Robotic Dog Aims To Help Police Take A Bite Out Of Crime A new robotic police dog is being used in Massachusetts. While police robotics aren't new, they are raising questions about oversight and whether they could be weaponized.
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Robotic Dog Aims To Help Police Take A Bite Out Of Crime

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Robotic Dog Aims To Help Police Take A Bite Out Of Crime

Robotic Dog Aims To Help Police Take A Bite Out Of Crime

Robotic Dog Aims To Help Police Take A Bite Out Of Crime

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  • <iframe src="https://www.npr.org/player/embed/789218074/789218075" width="100%" height="290" frameborder="0" scrolling="no" title="NPR embedded audio player">
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A new robotic police dog is being used in Massachusetts. While police robotics aren't new, they are raising questions about oversight and whether they could be weaponized.

DAVID GREENE, HOST:

All right. So cops have long had dogs and also robots to help them do their jobs. Well, now they have a robot dog. Robotics company Boston Dynamics is loaning out its doglike robot named Spot to police departments, beginning with the Massachusetts State Police. This is raising questions about the future of police robotics and what kind of oversight there should be.

From member station WBUR, Ally Jarmanning has the story.

ALLY JARMANNING, BYLINE: Spot is a robot that gets a reaction.

UNIDENTIFIED PERSON #1: Oh, my goodness. It's kind of scary looking, actually.

UNIDENTIFIED PERSON #2: It looks like one of those things from "Aliens," you know?

UNIDENTIFIED PERSON #3: Feels like it has a brain to me. And I (ph) feel like that's alive. I wouldn't go near that.

JARMANNING: Those are people in Boston watching videos of Spot opening doors and climbing over snow banks.

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JARMANNING: Spot kind of looks like a headless dog - a metal one. It has four legs, a long arm and a 360-degree camera. Massachusetts State Police became the first law enforcement agency in the country to get access to Spot earlier this year with a three-month loan. The loan was revealed in documents requested by the ACLU of Massachusetts. Why lend this brand-new robot to police? Michael Perry is vice president of business development at Boston Dynamics.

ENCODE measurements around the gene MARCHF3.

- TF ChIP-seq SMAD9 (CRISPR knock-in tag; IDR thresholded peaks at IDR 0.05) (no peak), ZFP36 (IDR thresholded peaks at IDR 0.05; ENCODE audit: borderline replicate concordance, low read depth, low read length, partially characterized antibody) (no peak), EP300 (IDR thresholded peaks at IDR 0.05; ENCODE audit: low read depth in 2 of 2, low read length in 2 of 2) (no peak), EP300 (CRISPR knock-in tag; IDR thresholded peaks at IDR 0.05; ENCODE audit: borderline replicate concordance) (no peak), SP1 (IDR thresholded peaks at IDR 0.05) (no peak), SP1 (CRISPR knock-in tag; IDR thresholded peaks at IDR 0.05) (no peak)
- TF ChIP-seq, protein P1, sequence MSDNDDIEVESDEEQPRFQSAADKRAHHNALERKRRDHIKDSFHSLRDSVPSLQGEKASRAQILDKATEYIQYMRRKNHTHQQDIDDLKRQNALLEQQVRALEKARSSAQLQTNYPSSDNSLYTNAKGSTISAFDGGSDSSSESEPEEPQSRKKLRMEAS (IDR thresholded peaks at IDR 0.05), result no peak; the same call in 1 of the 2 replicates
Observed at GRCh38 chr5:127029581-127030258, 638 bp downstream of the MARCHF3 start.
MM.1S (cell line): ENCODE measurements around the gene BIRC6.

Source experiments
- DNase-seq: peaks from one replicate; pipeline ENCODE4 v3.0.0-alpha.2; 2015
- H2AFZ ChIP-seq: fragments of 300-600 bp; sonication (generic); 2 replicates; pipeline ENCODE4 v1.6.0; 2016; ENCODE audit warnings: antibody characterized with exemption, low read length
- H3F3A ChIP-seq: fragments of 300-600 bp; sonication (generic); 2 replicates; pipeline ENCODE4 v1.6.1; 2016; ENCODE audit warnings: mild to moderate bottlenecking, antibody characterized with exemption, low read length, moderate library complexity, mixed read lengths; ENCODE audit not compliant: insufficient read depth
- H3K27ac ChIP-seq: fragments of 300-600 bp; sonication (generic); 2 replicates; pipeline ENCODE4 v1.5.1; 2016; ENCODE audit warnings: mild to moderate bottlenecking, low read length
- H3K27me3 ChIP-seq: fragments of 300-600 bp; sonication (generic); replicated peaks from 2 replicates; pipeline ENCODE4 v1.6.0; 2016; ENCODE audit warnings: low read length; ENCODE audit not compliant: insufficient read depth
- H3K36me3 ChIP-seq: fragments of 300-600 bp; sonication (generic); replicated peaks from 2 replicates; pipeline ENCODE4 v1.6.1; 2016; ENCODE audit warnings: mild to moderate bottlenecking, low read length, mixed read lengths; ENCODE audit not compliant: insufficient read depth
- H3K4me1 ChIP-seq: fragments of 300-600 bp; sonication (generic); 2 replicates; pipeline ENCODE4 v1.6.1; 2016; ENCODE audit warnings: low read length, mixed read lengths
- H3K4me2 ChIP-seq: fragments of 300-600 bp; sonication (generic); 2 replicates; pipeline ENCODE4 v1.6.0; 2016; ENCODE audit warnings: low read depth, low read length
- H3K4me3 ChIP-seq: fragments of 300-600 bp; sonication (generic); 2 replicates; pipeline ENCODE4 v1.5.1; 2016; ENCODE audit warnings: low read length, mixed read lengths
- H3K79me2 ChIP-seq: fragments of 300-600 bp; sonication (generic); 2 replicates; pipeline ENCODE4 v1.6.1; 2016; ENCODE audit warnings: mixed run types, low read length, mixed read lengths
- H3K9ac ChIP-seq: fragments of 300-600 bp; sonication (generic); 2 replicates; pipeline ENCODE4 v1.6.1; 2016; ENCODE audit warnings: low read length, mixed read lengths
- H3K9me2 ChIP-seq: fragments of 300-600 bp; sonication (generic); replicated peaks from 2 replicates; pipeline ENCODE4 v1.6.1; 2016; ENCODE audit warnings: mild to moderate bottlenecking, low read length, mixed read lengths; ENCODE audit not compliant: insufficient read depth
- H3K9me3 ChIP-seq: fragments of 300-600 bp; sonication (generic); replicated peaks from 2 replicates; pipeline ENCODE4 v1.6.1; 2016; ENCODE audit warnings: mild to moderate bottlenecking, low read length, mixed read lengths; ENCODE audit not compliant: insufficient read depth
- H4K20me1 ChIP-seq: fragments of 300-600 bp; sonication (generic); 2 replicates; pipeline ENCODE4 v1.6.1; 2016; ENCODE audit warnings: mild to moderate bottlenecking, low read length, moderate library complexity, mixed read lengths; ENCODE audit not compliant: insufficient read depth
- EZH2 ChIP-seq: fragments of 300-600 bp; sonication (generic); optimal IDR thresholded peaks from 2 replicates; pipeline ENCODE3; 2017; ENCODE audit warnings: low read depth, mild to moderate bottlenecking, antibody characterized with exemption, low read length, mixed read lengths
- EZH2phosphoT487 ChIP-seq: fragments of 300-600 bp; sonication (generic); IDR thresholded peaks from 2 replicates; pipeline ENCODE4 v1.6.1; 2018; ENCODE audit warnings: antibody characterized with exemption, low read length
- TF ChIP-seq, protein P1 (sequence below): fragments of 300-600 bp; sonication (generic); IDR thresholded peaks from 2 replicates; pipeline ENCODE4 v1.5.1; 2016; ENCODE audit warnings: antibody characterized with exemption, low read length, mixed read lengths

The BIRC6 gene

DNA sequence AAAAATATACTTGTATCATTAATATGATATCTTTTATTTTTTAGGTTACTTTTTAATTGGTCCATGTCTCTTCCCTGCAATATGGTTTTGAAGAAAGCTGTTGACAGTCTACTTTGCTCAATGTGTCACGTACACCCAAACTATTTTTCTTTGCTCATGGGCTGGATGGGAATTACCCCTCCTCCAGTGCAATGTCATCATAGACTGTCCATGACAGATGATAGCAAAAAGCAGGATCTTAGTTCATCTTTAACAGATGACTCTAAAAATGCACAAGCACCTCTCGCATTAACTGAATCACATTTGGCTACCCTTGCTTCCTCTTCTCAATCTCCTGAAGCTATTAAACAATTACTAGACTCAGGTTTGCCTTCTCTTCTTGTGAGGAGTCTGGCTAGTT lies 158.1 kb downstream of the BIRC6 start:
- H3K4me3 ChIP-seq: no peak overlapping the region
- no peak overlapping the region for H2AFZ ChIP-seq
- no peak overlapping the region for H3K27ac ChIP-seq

MICHAEL PERRY: We've tried to make the robot as customizable as possible so that our customers can do exploration and really totally understand what the value of a legged robot is in the real world.

JARMANNING: Police have long used robots when dealing with potential bombs or hostage situations, places where they wouldn't want to send a human in. State police troopers were giddy about getting to use the more nimble Spot. Spot's police handlers gave specific feedback to Boston Dynamics. Spot did great walking over big dirt mounds, but not so great dealing with tall grass. In two real-life police calls, it checked out a suspicious briefcase and surveilled a barricaded suspect.

Both Boston Dynamics and state police are quick to say that Spot wasn't and won't be weaponized, but it's not unheard of.

(SOUNDBITE OF ARCHIVED RECORDING)

UNIDENTIFIED REPORTER: It appears to be the first time police have ever used a robot bomb on U.S. soil.

JARMANNING: As NBC News reported in 2016, Dallas police sent a bomb disposal robot armed with explosives to kill a sniper. That sniper had earlier killed five police officers. Boston Dynamics says a lease agreement won't allow clients to use Spot to physically harm or intimidate people. But that doesn't quell concerns from people like Kade Crockford, director of the Technology for Liberty Program at the ACLU of Massachusetts.

KADE CROCKFORD: The secrecy surrounding all of that is very concerning.

JARMANNING: Crockford wants to see a policy from state police or even a state law about the use of robotics. And they want more openness about the program.

CROCKFORD: The technology that can be used in concert with a robotic system like this is almost limitless in terms of what kinds of surveillance and potentially even weaponization operations may be allowed.

JARMANNING: Even some law enforcement officers see the need for more transparency about how police are using robots. Thor Eells is the executive director of the National Tactical Officers Association and a former SWAT commander. He gets that people want to know more about how robots are used. Law enforcement should balance any tactical secrecy with the public's right to know how their police departments are working.

THOR EELLS: These tools are used in critical incidents. The primary purpose of it is to gather information to help in making decisions that can ultimately save lives.

JARMANNING: He noted police still have to abide by the law. If you need a warrant to send a person into someone's home, you also need one to send a robot. But judging from the trooper's excitement over the robot dog, Spot will probably be on a few police departments' wish lists. For NPR News, I'm Ally Jarmanning in Boston.

(SOUNDBITE OF LRKR'S "BLUE LOVE (UBERVICE REMIX)")

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